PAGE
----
I am just delving into a Christmas (gift) book called “Fault Lines”, about “How hidden fractures still threaten the world economy”. It was written by Raghuram G. Rajan, head of India’s Central Bank. This is not the first book I have read from an author born in India and it won’t be the last. I believe India is going to carry the torch of Western civilization but that is another topic for another day.
As with most books I read, I perused through the chapter headings. Chapter One, “Let them Eat Credit”. We can guess where that’s going, makes sense. Chapter Four, “A Weak Safety Net”. I know where he’s going with this on and according to Foreign Affairs “Rajan blames the country’s weak social safety net: unemployed Americans get modest unemployment compensation for only six months and often lose their employer-based medical insurance, and they can hardly afford private medical insurance (if they can get it) on their meager unemployment benefits. Thus an important part of the solution to global imbalances, Rajan argues, is improved provisions for low-income Americans.” Before I have even read the chapter I can guess that “if there was more safety net, all would be better”. But how much of a safety net does China have? According to the Wikipedians they do have one. Carnegie Endowment says not so much and it’s one reason the Chinese save so much. I’m with Carnegie. I can’t imagine they have much social safety in a country of 1.5 billion, but I will read the chapter. My argument against Social Welfare and Safety Nets are they sound great from a humanitarian standpoint and there should be some, but only some. Welfare was suppose to be a helping hand, not a way of life. Rajan believes we need to remove the anxiety of losing healthcare and possible starvation to get people to improve themselves and stay in the workforce. Unfortunately, fear is a great motivator, and though Rajan is a really smart guy it does not make his opinion fact. We all need a certain amount of fear to keep us on the edge of our seat. Too much anxiety can send someone into depression and into non-action.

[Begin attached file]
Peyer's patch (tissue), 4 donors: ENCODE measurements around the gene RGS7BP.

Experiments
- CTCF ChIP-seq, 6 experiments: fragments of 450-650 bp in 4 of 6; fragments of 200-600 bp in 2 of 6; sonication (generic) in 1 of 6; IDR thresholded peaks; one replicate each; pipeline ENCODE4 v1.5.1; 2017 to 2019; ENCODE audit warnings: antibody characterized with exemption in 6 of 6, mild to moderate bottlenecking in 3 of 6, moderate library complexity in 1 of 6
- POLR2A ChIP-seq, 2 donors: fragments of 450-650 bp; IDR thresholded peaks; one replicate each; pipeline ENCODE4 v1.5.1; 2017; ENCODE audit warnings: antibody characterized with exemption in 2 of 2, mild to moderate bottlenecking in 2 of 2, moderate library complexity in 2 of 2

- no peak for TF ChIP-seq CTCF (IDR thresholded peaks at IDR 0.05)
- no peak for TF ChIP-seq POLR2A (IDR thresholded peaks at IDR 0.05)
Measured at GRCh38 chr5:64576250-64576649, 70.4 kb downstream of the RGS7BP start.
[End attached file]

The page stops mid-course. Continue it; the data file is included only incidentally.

So what is the humanitarian level of welfare to provide the poor and huddled masses but just enough so as not to be too comfortable so they just might get up and go get a job? If I was given the task of redesigning the welfare system, in a week, there would be just enough money for food and shelter, but no cable TV or cell phone. WAIT! They need a cell phone to get a job. I’ll take my chances on that one. There would be no cash/food cards. We’re getting ripped off big time. I would have Costco deliver a box of food to last the welfare recipients a week. Inside there would be milk, OJ, no soda. No cookies or snacks. America’s safety net is vast enough that our poor live better than many in the world today. As referenced above, Rajan is talking about America’s safety net and is not proposing one for India. Not unusual, most all the money spending solutions in the world are reserved for American taxpayers.